Tornado– Up Close and Personal
Our neighborhood looked like a junk yard, with trees and branches strewn about, splinters poking up at odd angles. stones and leaves and underbrush underfoot and across the roads. These are just a few of the hundred photos I took, all on and around our property:
Electrical power lines that had fallen still lay mangled where they fell. The ground bore tire prints of a bulldozer that had entered and retreated, entered and retreated. Huge cylinders of tree trunks that had already been cut lay next to each other, moved just off the road so that cars could pass. The scent of raw wood hung everywhere.
We did not recognize our own road, except by our mangled mailbox on the corner:
Our property suffered less damage than the dozen other properties along our little penninsula. An immense oak tree had fallen on our deck, the deck my father built eighteen years ago. Another tree dug into the edge of the garage roof. Our pier was intact and only our boat cover was damaged. The second picture (of the house) was taken from the pier.
Most of our neighbors had trees through roofs, boats overturned or missing, and/or piers ripped out of the shore.
Some people had been sleeping when the trees fell on their houses, and they slept through it! Some people had awakened, terrified, and listened to trees falling around them. The sound was like “a barrage of gunshots.”
The wind seemed to haved dug into the ground and ripped the trees out from below their roots:
After we got over the shock, Mom and I worked like donkeys, raking and gathering debris and scattering it deep into the woods. Then, we ran around the city getting estimates for tree removal, deck reconstruction, and boat cover replacement.
The work took three full days. Between teardrops and sore muscles, we gave thanks to Allah for the blessings He’d given us all these years– the lovely summer days, the family gatherings, the friends and relatives who’d shared it all with us, and the hope of more such blessings.
The landscape has been profoundly altered, and cannot be restored except by time and nature. Still, much beauty remains:
- March 2023
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- December 2022
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- April 2018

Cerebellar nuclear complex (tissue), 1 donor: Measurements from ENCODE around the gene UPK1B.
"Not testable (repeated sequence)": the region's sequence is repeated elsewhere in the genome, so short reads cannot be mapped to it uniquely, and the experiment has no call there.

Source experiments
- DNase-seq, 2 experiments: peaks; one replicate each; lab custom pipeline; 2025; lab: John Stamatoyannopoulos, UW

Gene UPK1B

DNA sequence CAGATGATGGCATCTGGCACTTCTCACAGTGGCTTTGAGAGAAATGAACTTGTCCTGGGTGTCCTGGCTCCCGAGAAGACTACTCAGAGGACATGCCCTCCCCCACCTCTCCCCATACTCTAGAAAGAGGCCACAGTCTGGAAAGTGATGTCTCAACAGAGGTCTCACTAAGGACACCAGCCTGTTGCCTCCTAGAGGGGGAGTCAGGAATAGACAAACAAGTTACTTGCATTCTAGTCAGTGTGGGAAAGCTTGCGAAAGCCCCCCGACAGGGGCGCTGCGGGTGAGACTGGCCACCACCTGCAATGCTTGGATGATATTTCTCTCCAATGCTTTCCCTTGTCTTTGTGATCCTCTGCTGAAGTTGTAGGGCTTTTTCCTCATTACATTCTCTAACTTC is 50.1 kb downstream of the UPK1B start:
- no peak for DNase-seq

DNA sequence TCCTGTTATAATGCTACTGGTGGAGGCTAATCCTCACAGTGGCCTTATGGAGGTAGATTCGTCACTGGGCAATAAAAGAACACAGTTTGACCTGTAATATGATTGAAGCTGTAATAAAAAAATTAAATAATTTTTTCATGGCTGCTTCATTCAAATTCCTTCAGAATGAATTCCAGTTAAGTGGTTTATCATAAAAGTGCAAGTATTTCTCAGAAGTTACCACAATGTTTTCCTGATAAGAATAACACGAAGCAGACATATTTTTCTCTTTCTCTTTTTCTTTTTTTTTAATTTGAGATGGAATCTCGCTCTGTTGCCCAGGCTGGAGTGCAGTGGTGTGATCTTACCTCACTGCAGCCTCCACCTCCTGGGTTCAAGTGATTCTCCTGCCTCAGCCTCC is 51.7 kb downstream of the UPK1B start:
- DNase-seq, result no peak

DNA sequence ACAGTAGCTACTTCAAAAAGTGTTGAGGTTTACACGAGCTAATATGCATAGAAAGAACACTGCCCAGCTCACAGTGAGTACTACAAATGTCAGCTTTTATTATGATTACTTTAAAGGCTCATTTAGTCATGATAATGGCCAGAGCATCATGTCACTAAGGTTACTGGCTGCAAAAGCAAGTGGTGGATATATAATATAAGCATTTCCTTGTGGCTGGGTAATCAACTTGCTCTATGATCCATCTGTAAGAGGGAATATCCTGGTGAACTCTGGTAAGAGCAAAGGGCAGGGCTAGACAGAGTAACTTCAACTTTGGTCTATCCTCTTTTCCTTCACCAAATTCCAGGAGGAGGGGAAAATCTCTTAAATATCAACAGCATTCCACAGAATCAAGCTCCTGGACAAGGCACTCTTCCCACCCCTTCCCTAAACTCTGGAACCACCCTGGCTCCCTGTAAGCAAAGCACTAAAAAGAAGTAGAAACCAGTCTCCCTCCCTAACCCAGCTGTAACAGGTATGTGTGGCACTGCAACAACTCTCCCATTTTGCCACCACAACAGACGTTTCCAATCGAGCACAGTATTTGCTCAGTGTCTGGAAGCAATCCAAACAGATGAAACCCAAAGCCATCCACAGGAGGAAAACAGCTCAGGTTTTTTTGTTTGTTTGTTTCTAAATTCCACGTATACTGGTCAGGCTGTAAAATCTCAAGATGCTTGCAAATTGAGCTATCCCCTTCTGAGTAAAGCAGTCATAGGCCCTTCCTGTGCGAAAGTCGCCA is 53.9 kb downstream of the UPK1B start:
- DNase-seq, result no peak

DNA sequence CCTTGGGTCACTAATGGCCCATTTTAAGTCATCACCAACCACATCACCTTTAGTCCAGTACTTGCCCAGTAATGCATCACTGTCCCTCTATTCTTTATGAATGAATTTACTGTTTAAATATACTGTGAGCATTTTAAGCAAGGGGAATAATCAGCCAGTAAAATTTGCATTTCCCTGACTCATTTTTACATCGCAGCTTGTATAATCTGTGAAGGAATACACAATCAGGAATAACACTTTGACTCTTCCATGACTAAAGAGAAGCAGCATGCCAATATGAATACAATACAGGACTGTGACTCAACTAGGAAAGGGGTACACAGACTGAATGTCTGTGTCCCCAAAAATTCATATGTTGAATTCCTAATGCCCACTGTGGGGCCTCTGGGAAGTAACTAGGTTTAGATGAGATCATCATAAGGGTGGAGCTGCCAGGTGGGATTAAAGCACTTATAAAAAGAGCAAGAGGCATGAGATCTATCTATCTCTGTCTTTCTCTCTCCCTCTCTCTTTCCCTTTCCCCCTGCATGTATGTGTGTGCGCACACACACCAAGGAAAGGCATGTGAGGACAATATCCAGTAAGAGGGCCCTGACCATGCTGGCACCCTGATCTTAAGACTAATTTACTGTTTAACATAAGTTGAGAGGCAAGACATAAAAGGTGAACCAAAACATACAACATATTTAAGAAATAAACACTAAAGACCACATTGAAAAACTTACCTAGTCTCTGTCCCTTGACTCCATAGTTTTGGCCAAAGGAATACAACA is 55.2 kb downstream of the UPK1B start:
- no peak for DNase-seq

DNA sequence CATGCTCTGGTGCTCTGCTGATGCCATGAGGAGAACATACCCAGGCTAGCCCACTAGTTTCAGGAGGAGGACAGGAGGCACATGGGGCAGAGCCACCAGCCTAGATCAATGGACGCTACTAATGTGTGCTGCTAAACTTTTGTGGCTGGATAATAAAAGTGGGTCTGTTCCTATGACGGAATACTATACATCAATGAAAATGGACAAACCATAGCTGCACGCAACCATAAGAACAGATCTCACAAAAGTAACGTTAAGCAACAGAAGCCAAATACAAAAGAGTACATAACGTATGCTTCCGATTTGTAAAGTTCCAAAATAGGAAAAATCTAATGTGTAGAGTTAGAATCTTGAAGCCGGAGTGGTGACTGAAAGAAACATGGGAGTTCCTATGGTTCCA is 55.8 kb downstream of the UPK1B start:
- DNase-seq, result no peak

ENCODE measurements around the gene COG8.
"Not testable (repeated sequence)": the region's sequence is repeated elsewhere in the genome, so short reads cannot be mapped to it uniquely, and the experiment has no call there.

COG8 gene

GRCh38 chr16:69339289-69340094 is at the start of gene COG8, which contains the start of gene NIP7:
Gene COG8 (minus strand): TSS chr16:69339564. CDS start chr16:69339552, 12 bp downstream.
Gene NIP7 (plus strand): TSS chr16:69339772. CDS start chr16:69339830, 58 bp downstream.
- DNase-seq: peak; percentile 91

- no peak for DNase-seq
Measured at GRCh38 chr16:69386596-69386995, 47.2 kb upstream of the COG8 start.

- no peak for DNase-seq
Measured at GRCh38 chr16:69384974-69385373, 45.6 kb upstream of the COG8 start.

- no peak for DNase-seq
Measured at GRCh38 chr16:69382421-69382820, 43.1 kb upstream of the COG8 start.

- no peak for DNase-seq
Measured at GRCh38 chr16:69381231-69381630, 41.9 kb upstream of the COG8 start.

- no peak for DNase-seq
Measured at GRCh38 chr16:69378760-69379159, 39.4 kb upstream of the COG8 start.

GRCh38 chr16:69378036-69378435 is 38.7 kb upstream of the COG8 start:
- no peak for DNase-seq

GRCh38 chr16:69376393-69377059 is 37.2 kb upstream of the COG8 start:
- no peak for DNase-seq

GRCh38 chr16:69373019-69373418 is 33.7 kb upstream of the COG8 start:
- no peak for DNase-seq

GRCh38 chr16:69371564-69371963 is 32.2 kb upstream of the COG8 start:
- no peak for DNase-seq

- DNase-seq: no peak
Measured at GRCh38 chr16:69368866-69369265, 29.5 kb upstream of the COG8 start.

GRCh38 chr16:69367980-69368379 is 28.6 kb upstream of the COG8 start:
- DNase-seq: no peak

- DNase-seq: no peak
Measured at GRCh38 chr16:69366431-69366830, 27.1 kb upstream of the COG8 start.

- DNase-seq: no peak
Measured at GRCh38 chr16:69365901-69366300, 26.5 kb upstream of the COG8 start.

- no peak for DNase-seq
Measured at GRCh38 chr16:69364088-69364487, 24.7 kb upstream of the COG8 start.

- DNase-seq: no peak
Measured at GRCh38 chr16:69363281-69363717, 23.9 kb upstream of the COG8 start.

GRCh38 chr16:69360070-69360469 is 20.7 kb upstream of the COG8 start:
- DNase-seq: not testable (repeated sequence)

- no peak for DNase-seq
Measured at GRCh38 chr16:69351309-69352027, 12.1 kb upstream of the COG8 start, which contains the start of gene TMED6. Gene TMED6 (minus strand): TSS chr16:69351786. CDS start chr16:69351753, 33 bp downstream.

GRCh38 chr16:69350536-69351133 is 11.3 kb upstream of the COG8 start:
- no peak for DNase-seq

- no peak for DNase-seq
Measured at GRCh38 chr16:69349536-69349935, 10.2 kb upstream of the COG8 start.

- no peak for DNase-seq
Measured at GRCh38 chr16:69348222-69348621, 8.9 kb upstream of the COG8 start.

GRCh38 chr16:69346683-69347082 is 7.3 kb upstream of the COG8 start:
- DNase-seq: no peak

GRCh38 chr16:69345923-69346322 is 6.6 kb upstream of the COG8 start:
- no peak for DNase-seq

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- October 2011
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How terrifying! a tornado is one of my biggest fears!
But it seems that, after all, you were quite lucky.
Not to have been there when it happened, and oversee-able damage.
The pictures are beautiful, I looove the last one.
I also love your new header.
I can’t get over your description of people who didn’t even wake up!!!!
Wow, seeing the damage must have been heartbreaking. The place is really beautiful, and I’m sure you must have a lot of great memories there. I’m glad to see you are still able to see the beauty in it and look forward. All is not a total loss.
Thanks, Aafke. Yes, we were lucky, indeed. We could have been there, easily. We would have been terrified, too.
Taking the photos was helpful in accepting what had happened, and being thankful for what had not happened. I’m getting into my new camera. The last three photos were taken at dawn, just outside the house. The header was taken outside a hotel in Galway.
Birdpress, thank you. Yes, the memories are many and lovely, especially for Mom, who has spent many summers there with Papa. You are right– all is not lost. In fact, most is not lost.
Masha’Allah you live in a really beautiful place Marahm… sorry to hear about the damage but alhamdu Lillah you are ok and I hope you are able to ifx things back up the way you want them.
Thank you, Umm Ibrahim. We are going to have the deck rebuilt, insha Allah. The landscape, around our house will need many years to grow up again, but the shore is OK, and many nice trees remain.
Nature is Nature. It acts according to the will of Allah, and all we have to do is work with it, and not curse it or feel too angry about what it brings.
I’ll be spending more time there this year, so I hope to submit more photos showing the singular beauty of the area.
So horrible tornado. 😦
I am so sorry for this happened to your property and i pray it restores soon. In Iran we have kind of natural events too.
Very beautiful fotos. I’ll check your fotos on flickr too..
Thanks, Shahrzad. Have you yet written a post on Iran’s natural events? That would be interesting. We hear about earthquakes in that area, but nothing else.
It must be heartbreaking and eerie coming back home to that 😦 hope you manage to clear it out and make your house a home again 🙂
Thanks, Sumera. Yes, we worked for three days to clear the debris, and arrange for tree removal, deck repair, etc. Mom was very pleased with our progress. She has spent many summers there during the past thirty-five years, and feels very sentimental about the place. This year is hard because my father passed nearly five months ago.